The publication of the road map follows the United Nations High Level Forum held in March, which resulted in the launch of the New York Declaration of the 2030 Jaguar for 14 countries of the jaguar range and international partners of conservation.
The jaguar is the largest carnivore in Latin America, encompassing 18 countries. However, 50% of the original range of the species has been lost and jaguar populations are declining as a result of illegal poaching, conflict between humans and jaguars and loss and fragmentation of the habitat. Given this decline, including the extinction of the jaguar in El Salvador and Uruguay, the governments of 14 of the 18 states of the jaguar range redoubled their efforts.
Edson Duarte, Minister of the Environment of Brazil: "We are totally committed to protecting the jaguar in our country. To increase public awareness and promote integrated actions, we established a National Jaguar Day. "
María José Villanueva, Conservation Director of WWF Mexico: "The jaguar is an icon for Latin America and a clear reminder of our indigenous heritage, we must strive to mobilize people to stand up and defend the home we share. We have to do more than "business as usual" and involve new partners, such as the private and financial sectors. We can not continue to develop at the expense of biodiversity, we need to find a balance where people and nature can thrive. "
Dr. John Polisar, Coordinator of the WCS Jaguar Conservation Program: "The future of humans and jaguars goes hand in hand with forest conservation and biodiversity. At a time when the world has lost much of its terrestrial desert, we are pleased to have joined our partners to save a symbol of wild forests in tropical America, the jaguar. The International Jaguar Day demonstrates our unprecedented collective commitment to maintain the ground for jaguars in the central areas and maintain connectivity among them so that jaguars can thrive in the Americas. It is the day to celebrate our efforts to ensure that jaguars and their spectacular habitats thrive forever.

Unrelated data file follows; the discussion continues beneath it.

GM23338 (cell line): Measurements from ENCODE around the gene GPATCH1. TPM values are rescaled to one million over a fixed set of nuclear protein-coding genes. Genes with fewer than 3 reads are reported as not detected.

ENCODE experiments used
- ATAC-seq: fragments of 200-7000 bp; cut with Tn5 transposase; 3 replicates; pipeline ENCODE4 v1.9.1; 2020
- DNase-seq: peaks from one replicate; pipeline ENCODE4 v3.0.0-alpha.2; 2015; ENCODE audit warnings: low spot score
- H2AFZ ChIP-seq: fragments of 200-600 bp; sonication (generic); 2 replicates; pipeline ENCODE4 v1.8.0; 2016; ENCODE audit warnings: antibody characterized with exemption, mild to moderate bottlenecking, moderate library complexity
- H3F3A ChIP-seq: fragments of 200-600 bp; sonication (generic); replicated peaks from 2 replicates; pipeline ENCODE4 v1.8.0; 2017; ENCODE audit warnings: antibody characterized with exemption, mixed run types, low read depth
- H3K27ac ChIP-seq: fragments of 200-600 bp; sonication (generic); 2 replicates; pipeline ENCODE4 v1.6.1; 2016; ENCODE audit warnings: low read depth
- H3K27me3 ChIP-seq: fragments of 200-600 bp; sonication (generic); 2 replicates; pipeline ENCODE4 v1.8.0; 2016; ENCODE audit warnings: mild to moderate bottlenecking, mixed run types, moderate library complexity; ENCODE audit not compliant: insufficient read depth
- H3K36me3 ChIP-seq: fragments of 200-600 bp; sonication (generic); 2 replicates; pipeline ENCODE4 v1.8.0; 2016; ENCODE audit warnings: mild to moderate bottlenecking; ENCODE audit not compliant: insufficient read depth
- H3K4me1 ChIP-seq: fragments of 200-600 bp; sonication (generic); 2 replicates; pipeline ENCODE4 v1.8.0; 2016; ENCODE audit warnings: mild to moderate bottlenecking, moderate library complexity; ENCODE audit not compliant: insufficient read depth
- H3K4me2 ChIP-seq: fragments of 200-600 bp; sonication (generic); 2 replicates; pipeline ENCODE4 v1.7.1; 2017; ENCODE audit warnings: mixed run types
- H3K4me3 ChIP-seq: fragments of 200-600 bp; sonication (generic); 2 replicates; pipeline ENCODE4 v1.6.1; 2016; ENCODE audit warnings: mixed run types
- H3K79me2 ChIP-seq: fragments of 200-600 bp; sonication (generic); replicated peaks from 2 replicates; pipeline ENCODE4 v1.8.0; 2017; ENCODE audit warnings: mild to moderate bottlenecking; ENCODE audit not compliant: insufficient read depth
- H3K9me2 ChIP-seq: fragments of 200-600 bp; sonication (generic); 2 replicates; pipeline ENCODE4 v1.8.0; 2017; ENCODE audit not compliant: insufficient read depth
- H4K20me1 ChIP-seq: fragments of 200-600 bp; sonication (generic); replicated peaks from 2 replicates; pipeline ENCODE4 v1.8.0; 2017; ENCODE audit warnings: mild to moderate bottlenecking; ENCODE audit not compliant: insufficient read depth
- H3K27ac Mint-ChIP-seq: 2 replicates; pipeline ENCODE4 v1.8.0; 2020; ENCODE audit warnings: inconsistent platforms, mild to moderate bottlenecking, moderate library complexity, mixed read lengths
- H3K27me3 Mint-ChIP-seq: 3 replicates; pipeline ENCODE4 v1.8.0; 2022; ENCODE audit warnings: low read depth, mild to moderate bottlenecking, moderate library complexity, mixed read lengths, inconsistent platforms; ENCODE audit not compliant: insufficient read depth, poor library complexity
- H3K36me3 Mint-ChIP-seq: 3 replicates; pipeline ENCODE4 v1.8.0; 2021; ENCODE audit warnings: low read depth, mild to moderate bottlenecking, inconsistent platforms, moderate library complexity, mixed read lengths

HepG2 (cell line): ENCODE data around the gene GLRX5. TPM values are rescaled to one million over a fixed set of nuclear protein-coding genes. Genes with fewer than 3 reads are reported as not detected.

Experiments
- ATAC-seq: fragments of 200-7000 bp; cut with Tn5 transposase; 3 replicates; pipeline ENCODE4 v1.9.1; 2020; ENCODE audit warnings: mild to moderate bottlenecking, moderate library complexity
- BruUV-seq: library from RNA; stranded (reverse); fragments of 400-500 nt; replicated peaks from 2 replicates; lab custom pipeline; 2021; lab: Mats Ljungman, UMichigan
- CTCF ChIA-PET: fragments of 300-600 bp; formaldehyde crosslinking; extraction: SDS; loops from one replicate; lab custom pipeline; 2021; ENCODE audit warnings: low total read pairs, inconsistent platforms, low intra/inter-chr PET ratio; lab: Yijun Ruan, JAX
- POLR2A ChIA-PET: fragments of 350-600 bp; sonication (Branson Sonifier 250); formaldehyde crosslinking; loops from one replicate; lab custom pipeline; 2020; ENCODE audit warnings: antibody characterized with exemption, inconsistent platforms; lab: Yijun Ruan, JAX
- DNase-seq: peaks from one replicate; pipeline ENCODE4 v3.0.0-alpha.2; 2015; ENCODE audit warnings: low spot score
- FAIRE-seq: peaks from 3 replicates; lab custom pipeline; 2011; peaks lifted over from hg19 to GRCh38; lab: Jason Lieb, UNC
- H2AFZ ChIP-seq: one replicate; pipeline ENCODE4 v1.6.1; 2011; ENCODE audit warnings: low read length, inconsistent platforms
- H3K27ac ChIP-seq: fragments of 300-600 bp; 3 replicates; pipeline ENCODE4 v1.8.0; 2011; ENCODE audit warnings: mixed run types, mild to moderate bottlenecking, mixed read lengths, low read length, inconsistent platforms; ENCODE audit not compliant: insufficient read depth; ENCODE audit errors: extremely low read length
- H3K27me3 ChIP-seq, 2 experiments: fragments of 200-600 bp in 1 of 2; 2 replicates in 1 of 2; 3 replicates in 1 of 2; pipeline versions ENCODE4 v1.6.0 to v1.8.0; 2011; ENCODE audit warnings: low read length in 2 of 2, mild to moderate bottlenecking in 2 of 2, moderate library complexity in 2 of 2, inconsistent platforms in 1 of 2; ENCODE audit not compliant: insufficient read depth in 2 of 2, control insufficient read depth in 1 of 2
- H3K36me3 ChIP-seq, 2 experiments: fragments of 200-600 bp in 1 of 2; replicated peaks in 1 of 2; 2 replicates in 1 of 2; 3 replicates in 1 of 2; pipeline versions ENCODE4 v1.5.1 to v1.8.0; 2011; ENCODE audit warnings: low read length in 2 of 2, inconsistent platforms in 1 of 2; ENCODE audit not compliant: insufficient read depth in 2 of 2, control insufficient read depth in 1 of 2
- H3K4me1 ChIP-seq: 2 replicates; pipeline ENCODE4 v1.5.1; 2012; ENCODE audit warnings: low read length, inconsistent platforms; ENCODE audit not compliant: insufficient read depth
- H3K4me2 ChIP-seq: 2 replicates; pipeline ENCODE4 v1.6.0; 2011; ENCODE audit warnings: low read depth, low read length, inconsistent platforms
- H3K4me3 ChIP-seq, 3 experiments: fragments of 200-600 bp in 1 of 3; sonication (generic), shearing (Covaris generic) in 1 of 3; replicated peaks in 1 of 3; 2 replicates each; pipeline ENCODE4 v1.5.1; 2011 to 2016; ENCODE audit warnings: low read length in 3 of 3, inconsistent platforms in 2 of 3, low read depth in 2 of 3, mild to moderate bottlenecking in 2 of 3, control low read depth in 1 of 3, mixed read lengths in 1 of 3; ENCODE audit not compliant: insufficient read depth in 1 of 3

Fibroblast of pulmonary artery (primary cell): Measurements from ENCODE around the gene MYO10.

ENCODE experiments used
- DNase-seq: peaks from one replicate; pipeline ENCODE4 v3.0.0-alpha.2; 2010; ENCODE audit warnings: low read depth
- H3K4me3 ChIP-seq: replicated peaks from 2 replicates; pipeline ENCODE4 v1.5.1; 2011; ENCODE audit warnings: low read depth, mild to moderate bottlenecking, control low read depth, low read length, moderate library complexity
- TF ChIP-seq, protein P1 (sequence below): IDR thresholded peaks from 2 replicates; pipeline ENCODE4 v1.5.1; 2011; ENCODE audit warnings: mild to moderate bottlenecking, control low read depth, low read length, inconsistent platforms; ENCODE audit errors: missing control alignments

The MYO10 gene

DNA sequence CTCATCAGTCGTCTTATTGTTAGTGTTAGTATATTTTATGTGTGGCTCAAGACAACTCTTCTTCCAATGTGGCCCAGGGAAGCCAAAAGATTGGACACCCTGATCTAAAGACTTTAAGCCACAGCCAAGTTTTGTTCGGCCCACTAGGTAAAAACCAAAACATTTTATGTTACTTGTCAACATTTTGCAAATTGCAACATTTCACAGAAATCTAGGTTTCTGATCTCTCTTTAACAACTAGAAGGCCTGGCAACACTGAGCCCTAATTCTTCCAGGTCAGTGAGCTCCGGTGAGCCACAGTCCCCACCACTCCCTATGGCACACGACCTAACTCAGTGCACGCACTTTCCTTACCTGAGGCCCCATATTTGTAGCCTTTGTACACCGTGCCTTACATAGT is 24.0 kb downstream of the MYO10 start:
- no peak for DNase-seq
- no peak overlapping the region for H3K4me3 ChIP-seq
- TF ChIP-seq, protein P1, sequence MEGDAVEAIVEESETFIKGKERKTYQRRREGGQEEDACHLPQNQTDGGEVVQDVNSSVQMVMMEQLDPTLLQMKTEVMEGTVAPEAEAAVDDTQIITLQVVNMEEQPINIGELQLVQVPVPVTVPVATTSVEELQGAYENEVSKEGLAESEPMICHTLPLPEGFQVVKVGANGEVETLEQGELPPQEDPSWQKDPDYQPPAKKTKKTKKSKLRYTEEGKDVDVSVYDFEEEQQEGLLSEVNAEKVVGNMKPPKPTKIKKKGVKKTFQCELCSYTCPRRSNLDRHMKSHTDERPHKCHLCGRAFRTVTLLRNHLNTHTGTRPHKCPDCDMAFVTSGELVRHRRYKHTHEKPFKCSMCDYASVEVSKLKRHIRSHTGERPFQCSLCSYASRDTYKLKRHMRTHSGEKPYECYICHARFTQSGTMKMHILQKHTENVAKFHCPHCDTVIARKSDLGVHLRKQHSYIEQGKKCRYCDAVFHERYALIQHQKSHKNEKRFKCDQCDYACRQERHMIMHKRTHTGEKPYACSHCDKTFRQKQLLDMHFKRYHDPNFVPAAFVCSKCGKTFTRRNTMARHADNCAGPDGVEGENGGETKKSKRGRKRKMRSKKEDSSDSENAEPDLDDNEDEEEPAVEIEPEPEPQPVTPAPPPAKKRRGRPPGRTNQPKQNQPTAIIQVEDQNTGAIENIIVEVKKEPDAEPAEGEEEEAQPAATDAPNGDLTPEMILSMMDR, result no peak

Note to editors:
About the roadmap
The road map describes four strategic ways of conserving the jaguar: 1) Coordination throughout the range to support protection, connectivity, expansion and improvement of ambition; 2) Development and application at the national level of the strategies of the countries of the distribution area and better contributions to the transboundary efforts; 3) Expansion of sustainable development models compatible with conservation in jaguar corridors; and 4) Improve the financial sustainability of systems and actions aimed at conserving jaguars and associated ecosystems.
About CBD COP 14
The Convention on Biological Diversity (CBD) was opened for signature at the Earth Summit in Rio de Janeiro on June 5, 1992 and entered into force on December 29, 1993. The CBD has three main objectives: conservation of biological diversity (or biodiversity); the sustainable use of its components; and the fair and equitable distribution of the benefits derived from genetic resources. Its objective is to develop national strategies for the conservation and sustainable use of biological diversity. It is typically seen as the key document with respect to sustainable development. For additional information, please visit: https://www.cbd.int/